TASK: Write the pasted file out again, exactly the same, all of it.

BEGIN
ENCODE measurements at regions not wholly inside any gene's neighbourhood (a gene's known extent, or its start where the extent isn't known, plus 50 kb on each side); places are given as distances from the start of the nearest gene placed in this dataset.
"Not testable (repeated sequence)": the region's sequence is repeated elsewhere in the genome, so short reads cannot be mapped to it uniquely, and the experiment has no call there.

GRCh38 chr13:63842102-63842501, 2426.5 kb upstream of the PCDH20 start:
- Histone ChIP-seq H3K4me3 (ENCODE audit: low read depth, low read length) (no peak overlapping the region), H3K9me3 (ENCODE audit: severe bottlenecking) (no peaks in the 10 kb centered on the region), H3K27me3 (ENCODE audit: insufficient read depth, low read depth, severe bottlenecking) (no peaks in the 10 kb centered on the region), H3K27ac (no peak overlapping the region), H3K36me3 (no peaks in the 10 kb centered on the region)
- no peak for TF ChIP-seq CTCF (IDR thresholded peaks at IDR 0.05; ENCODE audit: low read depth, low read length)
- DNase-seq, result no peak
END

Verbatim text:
ENCODE measurements at regions not wholly inside any gene's neighbourhood (a gene's known extent, or its start where the extent isn't known, plus 50 kb on each side); places are given as distances from the start of the nearest gene placed in this dataset.
"Not testable (repeated sequence)": the region's sequence is repeated elsewhere in the genome, so short reads cannot be mapped to it uniquely, and the experiment has no call there.

GRCh38 chr13:63842102-63842501, 2426.5 kb upstream of the PCDH20 start:
- Histone ChIP-seq H3K4me3 (ENCODE audit: low read depth, low read length) (no peak overlapping the region), H3K9me3 (ENCODE audit: severe bottlenecking) (no peaks in the 10 kb centered on the region), H3K27me3 (ENCODE audit: insufficient read depth, low read depth, severe bottlenecking) (no peaks in the 10 kb centered on the region), H3K27ac (no peak overlapping the region), H3K36me3 (no peaks in the 10 kb centered on the region)
- no peak for TF ChIP-seq CTCF (IDR thresholded peaks at IDR 0.05; ENCODE audit: low read depth, low read length)
- DNase-seq, result no peak